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Gone Surfing

words and photos by Fabian Coetzer

I’ll look at Supers first around 7am, that’s the priority!”

Hugh Thompson first made the surf pilgrimage to Jeffrey’s Bay in 1968 and fell in love with not only the waves but also the town. 

He recalls that on the day they were leaving, as they were making their way up the hill, after crossing the Gamtoos River bridge, he looked back at the bay and decided that Jeffrey’s Bay was where he wanted to live out his dreams.

Today, Hugh does just that – surfing Supers when the swell is up and shaping custom boards when it’s flat or the beasterly easterly is up.

I was able to connect with Hugh mid week, just as a swell was supposed to arrive. We made loose plans to connect the following morning, get some surf shots and then meet at his factory on the Saturday.

The morning dawned with evenly spaced, 4 to 5 foot waves, groomed by a light offshore – the stuff of dreams!

The lanky frame of Hugh strokes into a couple of set waves, an artist masterfully & gracefully maneuvering his brush along a canvas, it’s clear to see the flow his surfing possesses.

I send him a couple of shots later on – “Some fun ones hey!” he modestly responds.

Saturday morning we meet at the Natural Curve factory on St Croix Street, the tiny colourful entrance may hide what’s inside but once you cross the threshold of the doorway you feel the magic.

Hugh shows me around the factory, we look at boards, we talk surfing – his love and enthusiasm for all things surfing is infectious, to the point where I have to remind myself of why I’m there.

The shaping surfboards seeds were sown before Hugh had even started surfing in 1963. He was just so interested in building boards, he recalls how he would watch the guys shape & glass boards through the sliding hatch at the Safari surf shop on Hospital Rd off old Point Rd in Durban, He would later, much to the horror of friends and family, convert his garage into a shaping bay and start his shaping  journey.

He credits Spider Murphy as the guy that took him, along with the likes of Johno Hutchinson, Baron Stander and Derek Girven under his wing. For a long time he also spent time with Peter Daniels and Peter Lawson before establishing Natural Curve in Durban.

For many years Natural Curve operated as a big factory, manufacturing surfboards for the local and international markets.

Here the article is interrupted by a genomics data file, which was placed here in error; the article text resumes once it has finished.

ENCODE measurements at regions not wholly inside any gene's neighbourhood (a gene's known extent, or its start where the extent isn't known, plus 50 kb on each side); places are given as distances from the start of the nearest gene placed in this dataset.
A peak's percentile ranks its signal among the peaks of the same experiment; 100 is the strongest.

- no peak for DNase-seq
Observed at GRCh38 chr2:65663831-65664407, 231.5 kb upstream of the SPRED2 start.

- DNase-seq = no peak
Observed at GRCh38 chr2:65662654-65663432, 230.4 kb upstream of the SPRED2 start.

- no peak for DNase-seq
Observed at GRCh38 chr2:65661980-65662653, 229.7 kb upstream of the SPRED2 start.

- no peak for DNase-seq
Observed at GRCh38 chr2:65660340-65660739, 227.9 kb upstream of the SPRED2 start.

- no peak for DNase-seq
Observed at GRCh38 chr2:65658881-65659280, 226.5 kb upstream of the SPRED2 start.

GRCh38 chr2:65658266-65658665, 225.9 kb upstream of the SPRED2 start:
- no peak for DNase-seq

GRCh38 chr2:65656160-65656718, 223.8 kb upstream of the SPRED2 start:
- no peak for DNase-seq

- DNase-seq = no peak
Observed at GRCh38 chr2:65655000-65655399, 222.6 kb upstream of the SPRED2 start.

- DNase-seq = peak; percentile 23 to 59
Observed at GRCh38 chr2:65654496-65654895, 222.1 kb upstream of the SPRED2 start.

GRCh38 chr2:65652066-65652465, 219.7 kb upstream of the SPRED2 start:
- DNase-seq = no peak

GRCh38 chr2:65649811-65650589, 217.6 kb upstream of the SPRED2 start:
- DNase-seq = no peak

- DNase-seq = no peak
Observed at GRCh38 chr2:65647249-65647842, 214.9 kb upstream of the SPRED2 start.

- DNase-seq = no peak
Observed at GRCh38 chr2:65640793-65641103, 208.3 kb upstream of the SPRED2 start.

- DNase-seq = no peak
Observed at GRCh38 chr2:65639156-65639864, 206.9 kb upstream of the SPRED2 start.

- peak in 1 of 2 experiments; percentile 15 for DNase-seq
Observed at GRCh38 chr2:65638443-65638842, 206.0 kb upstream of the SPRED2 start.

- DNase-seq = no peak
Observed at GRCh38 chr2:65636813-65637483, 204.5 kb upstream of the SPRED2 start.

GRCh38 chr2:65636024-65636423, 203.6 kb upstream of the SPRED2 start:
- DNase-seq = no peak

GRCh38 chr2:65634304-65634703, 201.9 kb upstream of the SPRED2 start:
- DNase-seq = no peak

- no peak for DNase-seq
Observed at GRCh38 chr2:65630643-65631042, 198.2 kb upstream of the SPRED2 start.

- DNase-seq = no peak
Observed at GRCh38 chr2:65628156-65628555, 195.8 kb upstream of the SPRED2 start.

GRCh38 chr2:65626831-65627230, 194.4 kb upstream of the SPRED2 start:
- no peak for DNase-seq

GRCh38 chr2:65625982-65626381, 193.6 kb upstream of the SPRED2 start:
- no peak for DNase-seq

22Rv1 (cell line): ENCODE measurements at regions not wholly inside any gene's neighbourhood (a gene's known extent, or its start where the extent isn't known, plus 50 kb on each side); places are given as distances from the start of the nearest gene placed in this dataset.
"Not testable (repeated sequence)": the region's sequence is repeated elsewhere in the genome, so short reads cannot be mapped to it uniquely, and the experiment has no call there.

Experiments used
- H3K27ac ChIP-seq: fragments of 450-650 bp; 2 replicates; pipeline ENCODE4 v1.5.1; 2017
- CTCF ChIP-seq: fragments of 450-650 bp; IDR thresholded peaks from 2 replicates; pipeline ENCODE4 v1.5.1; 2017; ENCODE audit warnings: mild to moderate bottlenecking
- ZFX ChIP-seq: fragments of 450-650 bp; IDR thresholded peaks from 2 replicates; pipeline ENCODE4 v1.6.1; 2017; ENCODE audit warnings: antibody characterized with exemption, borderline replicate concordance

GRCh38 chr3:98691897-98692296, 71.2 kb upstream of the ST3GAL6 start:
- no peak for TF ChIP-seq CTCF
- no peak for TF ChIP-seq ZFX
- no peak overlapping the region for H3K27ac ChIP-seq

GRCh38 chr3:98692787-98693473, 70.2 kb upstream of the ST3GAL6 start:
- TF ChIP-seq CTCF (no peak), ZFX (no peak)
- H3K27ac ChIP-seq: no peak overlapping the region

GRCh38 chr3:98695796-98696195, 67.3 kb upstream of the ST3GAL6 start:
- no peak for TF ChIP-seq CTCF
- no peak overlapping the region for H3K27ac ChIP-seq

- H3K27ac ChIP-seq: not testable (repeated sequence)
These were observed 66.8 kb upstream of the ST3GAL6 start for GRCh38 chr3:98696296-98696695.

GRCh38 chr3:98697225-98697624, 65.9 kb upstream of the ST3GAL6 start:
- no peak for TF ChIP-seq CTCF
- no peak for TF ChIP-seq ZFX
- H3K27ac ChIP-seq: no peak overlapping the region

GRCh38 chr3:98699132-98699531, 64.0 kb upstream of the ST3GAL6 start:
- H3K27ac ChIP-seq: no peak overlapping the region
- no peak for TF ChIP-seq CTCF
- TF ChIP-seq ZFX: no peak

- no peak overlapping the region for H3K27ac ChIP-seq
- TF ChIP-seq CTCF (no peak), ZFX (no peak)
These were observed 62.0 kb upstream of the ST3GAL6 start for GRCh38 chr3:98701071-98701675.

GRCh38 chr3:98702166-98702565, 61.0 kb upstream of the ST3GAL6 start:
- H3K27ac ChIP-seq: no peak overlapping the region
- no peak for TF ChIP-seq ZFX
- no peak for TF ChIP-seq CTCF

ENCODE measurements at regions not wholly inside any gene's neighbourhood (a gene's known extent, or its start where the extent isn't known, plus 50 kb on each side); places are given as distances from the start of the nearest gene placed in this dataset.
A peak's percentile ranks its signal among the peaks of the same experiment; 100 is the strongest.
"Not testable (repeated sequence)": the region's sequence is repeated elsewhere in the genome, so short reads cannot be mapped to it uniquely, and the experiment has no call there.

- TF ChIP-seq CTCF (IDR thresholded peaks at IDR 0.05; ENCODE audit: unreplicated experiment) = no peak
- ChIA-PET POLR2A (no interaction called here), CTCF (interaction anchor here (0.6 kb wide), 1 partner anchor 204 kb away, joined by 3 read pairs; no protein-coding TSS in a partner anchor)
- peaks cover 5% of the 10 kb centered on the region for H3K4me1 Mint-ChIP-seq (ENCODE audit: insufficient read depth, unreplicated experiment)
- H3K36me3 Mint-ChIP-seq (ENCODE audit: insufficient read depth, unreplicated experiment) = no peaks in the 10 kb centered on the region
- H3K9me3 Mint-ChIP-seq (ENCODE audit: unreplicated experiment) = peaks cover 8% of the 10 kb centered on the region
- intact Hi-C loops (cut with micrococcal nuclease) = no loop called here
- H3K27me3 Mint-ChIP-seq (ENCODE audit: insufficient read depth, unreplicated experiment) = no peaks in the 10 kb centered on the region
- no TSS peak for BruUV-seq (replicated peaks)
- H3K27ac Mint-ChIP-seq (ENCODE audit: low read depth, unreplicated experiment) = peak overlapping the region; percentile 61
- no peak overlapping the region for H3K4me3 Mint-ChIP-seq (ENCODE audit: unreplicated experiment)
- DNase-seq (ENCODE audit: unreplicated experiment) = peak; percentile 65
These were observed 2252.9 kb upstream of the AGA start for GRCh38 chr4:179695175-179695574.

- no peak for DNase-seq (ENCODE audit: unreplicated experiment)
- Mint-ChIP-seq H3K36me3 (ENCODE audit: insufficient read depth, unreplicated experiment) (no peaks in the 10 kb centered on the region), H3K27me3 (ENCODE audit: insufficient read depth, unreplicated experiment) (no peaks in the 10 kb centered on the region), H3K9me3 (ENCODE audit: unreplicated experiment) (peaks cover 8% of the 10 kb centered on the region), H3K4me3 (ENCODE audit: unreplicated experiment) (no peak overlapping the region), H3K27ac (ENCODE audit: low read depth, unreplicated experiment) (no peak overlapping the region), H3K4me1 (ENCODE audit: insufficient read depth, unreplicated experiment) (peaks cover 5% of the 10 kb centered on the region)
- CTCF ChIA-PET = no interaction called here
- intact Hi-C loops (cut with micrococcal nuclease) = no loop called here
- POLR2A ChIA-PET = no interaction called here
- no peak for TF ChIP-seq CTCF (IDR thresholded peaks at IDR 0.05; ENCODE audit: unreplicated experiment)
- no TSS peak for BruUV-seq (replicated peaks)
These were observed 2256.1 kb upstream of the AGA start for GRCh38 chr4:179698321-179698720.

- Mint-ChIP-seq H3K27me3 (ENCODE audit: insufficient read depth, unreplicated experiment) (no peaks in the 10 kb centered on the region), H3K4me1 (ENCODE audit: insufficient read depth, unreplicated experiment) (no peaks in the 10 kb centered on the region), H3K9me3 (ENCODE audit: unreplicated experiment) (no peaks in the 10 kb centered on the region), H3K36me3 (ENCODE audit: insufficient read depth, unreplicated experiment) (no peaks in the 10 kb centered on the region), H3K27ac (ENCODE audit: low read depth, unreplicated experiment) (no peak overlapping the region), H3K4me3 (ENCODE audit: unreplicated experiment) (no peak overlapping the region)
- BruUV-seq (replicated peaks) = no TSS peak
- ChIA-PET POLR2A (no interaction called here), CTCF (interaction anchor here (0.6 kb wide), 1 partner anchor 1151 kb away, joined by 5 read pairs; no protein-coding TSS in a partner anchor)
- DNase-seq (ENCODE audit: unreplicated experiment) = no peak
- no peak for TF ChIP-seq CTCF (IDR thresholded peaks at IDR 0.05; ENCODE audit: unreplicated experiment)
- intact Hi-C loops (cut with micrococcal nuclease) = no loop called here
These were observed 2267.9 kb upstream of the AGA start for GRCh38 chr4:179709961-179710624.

Every year since ’68 he made the winter pilgrimage down to Jbay, until a couple years ago when he decided the time had come to follow his dream – he scaled down and moved the business to Jbay. 

His focus has shifted to custom hand-shaped boards, the board art is done by local Stevo Kneelo, glassing and finishing is done by Moana Glasshouse in St.Francis.

Hugh prides himself in the fact that he hasn’t “pigeon holed” himself into any particular shape or board type – “Give me a blank and I’ll shape a board!”

Which supports his current ethos – we surf to have fun, so ride boards that facilitate fun! This is where alternate boards/shapes enter the fray.

Surfers have been so influenced by what the pros surf, that often the masses ride boards that aren’t suited to them – the fun element is lost.

Experimenting with fin setups and bottom curves informs many of his shapes today – in his bay he is refining his “Squirrel” model, his go to board – refined nose & tail thickness, round tail, single concave with channels, thruster set-up but ridden as a dual fin with hatchet keels. It’s the board Hugh surfed so masterfully at Supers midweek.

It’s at this point that I ask Hugh one particular question – “If you could shape a board for any surfer of your choice, who would the surfer be, what shape and why?”

His initial response is that it’s a difficult one to answer, his answer will lead to a detailed and sometimes frank discussion about numerous surfers.

Photos by Fabian Coetzer (all photos expand when clicked).

I’d shape a board for myself. It would be a finless version of a dual-fin board that I’ve been surfing of late – look at the surfing of Derek Hynd, it’s art!”

Numerous surfers, internationally the likes of Tudor, Rastavich, Slater, Machado, Medina, Toledo, Wilson, Parko, Fanning; locally Jordy, Deon Lategan, Sean Holmes amongst the men whilst among the women, Steph and Carissa impress Hugh!

It’s very easy to identify the single common thread amongst these surfers, Hugh inclusive –  FLOW!

The ability to link ones surfing “flow” seamlessly with the flow of the wave – irrespective of the craft being ridden or surfing “technical criteria”. It’s this self same thread that informs and characterizes his boards. 

A little more than two hours later, Hugh and I bid farewell.

I walk out his modest factory feeling satisfied, not because I’ve got the images I had envisioned, not because I got Hugh’s story, not that I’m so inspired to surf a greater variety of boards, not that I’m excited about having more fun surfing, not that I’ll soon be ordering a custom board! I feel really satisfied because I feel as if I’ve gained a new surfing mate!

Thank you Hugh, until next time. When we catch up in your home town and you hang your favourite sign on the factory door…GONE SURFING!

Additional pics by Pat Flanagan (all photos expand when clicked).